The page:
Understanding the Web
How to create a website
Parts of an HTML page
Structure of an HTML Document
- The Outer Structure of an HTML Document
- Parents, Children, Descendants and Siblings
- Setting Up the Basic Document Structure
Creating and viewing a WEB PAGE
Text formatting in HTML
- Basic text formatting elements
- Creating Breaks
- Abbreviations, Definitions, Quotations and Citations
- Working with language elements
- Other text elements
- More formatting elements
Organising information using lists
Structure content with tables
Data collection with forms
- How a form looks like?
- Creating forms
- Input tags
- Text fields
- Password fields
- Checkboxes and radio buttons
- Hidden fields
- File upload fields
- Drop-down list fields
- Multiline text boxes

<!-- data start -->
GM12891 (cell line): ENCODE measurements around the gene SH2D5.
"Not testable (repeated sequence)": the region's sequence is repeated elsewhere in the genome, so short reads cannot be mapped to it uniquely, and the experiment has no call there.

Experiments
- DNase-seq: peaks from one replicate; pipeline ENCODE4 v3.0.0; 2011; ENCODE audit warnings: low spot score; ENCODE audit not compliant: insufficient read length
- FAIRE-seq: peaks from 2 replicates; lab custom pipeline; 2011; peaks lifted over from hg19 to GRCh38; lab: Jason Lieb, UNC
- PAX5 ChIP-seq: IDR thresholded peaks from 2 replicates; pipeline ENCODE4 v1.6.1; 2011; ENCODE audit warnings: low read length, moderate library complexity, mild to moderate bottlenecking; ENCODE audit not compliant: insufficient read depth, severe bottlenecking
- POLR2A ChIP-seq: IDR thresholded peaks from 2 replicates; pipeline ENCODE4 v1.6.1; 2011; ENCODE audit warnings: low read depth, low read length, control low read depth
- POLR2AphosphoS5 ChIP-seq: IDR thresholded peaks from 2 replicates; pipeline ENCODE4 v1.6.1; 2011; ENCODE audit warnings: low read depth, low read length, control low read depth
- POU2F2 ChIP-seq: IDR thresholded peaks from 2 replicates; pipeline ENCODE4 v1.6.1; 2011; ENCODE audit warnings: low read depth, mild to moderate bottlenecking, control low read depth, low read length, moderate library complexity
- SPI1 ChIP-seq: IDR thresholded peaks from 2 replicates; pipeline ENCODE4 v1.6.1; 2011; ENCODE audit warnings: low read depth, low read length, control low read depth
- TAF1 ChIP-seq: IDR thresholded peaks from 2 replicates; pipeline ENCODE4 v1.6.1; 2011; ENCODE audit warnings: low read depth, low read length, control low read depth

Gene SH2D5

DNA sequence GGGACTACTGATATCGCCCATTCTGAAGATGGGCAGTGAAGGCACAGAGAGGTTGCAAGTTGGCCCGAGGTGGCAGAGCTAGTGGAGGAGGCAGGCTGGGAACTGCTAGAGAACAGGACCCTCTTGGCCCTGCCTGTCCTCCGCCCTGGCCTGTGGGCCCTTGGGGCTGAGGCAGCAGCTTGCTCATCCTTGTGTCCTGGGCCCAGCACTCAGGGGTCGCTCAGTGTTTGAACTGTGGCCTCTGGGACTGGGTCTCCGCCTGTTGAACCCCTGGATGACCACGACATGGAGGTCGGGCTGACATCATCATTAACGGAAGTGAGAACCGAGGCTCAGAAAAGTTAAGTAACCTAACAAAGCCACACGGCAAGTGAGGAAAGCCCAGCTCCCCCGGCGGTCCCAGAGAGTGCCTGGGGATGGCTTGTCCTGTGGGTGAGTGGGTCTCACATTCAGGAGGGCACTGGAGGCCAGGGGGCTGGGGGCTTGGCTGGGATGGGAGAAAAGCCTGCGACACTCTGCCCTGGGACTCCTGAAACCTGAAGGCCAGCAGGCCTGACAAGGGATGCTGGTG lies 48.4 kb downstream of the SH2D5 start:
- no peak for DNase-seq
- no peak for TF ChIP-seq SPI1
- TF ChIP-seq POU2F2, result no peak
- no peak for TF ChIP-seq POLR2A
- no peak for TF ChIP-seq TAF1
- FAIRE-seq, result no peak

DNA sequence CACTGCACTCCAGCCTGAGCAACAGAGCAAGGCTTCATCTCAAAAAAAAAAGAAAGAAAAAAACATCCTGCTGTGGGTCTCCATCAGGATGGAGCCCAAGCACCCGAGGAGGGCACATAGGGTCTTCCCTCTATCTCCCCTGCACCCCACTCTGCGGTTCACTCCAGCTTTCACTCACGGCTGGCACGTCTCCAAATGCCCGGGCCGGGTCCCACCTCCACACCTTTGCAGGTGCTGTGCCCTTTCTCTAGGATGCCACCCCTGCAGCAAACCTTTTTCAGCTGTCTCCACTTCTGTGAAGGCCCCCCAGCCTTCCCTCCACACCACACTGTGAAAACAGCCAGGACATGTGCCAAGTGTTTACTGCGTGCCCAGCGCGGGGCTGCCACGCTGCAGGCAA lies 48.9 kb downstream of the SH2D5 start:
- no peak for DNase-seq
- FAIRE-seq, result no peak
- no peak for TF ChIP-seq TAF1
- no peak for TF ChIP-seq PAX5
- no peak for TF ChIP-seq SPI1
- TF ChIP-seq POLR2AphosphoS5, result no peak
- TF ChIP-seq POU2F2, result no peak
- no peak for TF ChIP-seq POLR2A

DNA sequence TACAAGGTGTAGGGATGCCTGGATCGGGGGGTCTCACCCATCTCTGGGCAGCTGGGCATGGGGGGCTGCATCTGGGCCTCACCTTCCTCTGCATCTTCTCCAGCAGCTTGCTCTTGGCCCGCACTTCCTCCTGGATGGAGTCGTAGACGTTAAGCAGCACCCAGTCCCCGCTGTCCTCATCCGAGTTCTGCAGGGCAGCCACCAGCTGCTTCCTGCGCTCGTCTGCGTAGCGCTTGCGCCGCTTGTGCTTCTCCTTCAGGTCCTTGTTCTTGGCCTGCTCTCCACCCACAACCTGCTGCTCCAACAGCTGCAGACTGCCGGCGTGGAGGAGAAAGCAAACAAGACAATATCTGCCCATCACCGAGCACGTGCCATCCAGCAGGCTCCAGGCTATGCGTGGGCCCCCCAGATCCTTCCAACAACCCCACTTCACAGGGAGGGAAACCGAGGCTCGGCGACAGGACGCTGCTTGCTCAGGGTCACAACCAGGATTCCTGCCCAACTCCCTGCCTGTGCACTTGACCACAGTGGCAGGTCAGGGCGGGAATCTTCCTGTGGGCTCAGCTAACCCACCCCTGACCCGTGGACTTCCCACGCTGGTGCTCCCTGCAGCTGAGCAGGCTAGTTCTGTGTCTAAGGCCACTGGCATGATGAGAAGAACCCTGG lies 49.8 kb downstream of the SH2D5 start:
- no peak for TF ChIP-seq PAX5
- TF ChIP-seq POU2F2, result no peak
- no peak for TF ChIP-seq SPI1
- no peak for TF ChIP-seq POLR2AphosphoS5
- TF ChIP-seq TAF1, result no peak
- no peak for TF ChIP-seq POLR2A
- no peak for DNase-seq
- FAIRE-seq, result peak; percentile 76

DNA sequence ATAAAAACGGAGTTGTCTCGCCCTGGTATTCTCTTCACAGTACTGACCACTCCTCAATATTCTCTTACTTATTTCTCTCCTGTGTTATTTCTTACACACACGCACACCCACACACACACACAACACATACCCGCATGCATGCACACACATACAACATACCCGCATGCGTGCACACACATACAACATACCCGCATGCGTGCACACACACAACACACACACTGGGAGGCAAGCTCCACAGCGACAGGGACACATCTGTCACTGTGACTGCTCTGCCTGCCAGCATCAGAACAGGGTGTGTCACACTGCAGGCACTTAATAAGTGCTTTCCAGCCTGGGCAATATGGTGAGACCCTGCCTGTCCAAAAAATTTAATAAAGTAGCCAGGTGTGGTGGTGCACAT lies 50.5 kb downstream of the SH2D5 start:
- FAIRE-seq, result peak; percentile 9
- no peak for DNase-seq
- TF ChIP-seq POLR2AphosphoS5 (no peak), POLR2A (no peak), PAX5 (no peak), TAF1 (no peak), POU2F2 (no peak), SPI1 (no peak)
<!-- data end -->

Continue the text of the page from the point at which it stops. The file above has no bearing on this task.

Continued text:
- Submit and Reset buttons
Navigation with links
You can configure your elements by using attributes. Figure shows an attribute that applies to the ‘a’ element. This element lets you create a hyperlink that, when it’s clicked on, loads a different HTML document.
Using an Element Attribute
I like <a href="/apples.html">apples</a> and oranges.
Attributes can be added only to start tags or single tags—they can never be added to end tags. Attributes have a name and a value.
You can apply multiple attributes to an element by separating them with one or more space characters.
Defining Multiple Attributes in an Element
I like <a class="link" href="/apples.html" id="firstlink">apples</a> and oranges.
The order of the attributes is not important, and you can freely mix global attributes with the ones that are element specific, which is what is done above. The class and id attributes are global.